By Diana of The Backyard Bride
Hello, loyal 2000 Dollar Wedding readers! I’m very grateful to Sara for allowing me to share my thoughts with all of you while she’s off enjoying her new baby.
When my fiancé and I got engaged, we knew instantly that we didn’t want a formal, ballroom-style wedding. We’re low-key people so one of the first things we did was brainstorm ways that we could celebrate our marriage in a way that’s meaningful and special, but still relaxed and fun. We quickly settled on a casual-elegant barbeque bash at my mother’s church. I'm hoping our big day will feel a lot like this:
I must confess that we aren’t resisting all aspects of the wedding industry. With 115 people to feed and no semi-professional photojournalists among our family and friends, we did end up hiring a caterer and photographer. But basically everything else will be DIY: favours, flowers, music, dessert table, decor, you name it, I (with the help of my lovely friends and family) am DIY’ing it!
Unless you are a decorator or stylist who creates fab things for a living, DIY is sure to create self-doubt. Can I really pull this off? What if I don’t get it done in time? What if it doesn’t turn out? While I am by no means an expert, here are some tips I’ve found for staying true to my vision in the face of a wedding industry that treats every little detail as something that requires professional intervention.
1. Read wedding blogs, not magazines. Ok, seeing as you’re reading this on a blog, I assume you’ve got this one down. Magazines are filled with delicious eye candy, but they tend to assume that weddings should involve as many vendors as possible - which makes sense, seeing as vendors buy ad space in those magazines. Fortunately, there is a wonderful online community of wedding bloggers, who provide plenty of creative alternatives. Instead of reading a magazine article about how to choose the right DJ, you can read a blog post about how to DJ your own reception with your iPod. Instead of perusing ads for 47 different reception halls, you can see photos of couples who got married in fields, forests, libraries, backyards, barns, science centres, and art galleries. Seriously, how awesome would this be?
If all you read is wedding magazines, even the slightest deviation from the Wedding Industry can seem scary - I know it was to me. I thought I was nuts for even thinking about having two friends and their iPods DJ our reception...until I read a few blogs and realized that plenty of people do this, and so can I. Sure, the slick, professional wedding blogs sometimes feature events that are out of most people's budgets, but they also gush over simple and beautiful backyard weddings.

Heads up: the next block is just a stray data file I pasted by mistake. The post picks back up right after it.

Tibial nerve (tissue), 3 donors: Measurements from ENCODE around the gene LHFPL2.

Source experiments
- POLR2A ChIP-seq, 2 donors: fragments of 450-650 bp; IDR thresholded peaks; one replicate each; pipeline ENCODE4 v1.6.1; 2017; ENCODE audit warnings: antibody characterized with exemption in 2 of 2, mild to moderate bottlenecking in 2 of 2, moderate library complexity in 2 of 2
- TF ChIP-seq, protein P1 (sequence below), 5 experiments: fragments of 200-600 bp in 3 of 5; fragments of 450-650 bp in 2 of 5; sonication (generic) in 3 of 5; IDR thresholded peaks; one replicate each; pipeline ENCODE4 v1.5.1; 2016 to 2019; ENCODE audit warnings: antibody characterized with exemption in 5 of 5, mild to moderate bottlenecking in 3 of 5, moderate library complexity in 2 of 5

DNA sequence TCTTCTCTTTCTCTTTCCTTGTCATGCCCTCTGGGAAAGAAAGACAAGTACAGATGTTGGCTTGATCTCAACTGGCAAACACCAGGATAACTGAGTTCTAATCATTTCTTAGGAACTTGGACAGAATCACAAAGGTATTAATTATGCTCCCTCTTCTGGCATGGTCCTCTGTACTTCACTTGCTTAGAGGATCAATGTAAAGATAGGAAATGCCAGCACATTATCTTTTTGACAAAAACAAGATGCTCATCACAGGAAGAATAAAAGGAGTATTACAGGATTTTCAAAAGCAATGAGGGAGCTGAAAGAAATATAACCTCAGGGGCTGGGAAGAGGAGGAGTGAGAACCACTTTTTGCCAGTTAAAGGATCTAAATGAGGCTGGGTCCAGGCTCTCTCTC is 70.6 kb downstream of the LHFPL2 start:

2. Get your friends and family on board. It’s easy to brush off random vendors who seem shocked that you would even consider doing your own flowers/favours/cake - and many vendors I spoke to (and did not book) were indeed shocked at the slightest outside-the-box thought. But what if your friends and family are the ones asking, with a look of genuine concern, “are you sure you’ll have time to do that?” So far, I’ve found that involving them in the planning is key. I’ve been test-driving recipes for my guest favours and dessert bar, buying flowers from a local flower wholesaler to make practice arrangements, and sharing the results with family and friends. Many people have since gone from “are you really going to bake 350 cookies, and arrange all those flowers?” to “let me know when you’re doing the baking and flowers, I’d love to come help.” Their support (and free labour!) really go a long way in reassuring me that I can, in fact, pull off a DIY wedding.
|Pumpkin cheese cake bars: an early dessert table experiment|
3. Make sure you're DIY'ing things that you enjoy doing. I certainly don’t mean to suggest that you need to have home-baked favours, floral centerpieces, and a huge dessert bar at your wedding. I just happen to enjoy baking and flower arranging. If I didn’t enjoy doing this stuff, I might hire a vendor to do it...or it might just not get done. I also have some ambitious plans involving making bunting out of repurposed material and place cards out of salvaged scrabble tiles, but if that doesn't get done it's no big deal. And you know what? No one will even know it was missing.
My future mother-in-law gave me some great advice when I was debating about hiring a caterer. She said, "In 10 years, nobody will remember what they had for dinner or what colour the flowers were. Everyone just remembers how happy the couple was, and the people they got to spend an evening with." So true.
So that's my story: I'm hiring a couple of vendors I don't think I can do without, DIY'ing as much of the rest as I can, and not stressing if a few things get left off the list. A wedding, after all, is about marrying the person you love - the rest is just gravy.
Diana is a PhD student from Toronto, Canada whose greatest ambition is to become a contestant on Jeopardy. She and her fiance Dave foster cats, play old video games, and are strangely addicted to BBC nature shows. They're getting married in August 2011, and Diana blogs about the wedding planning process at The Backyard Bride.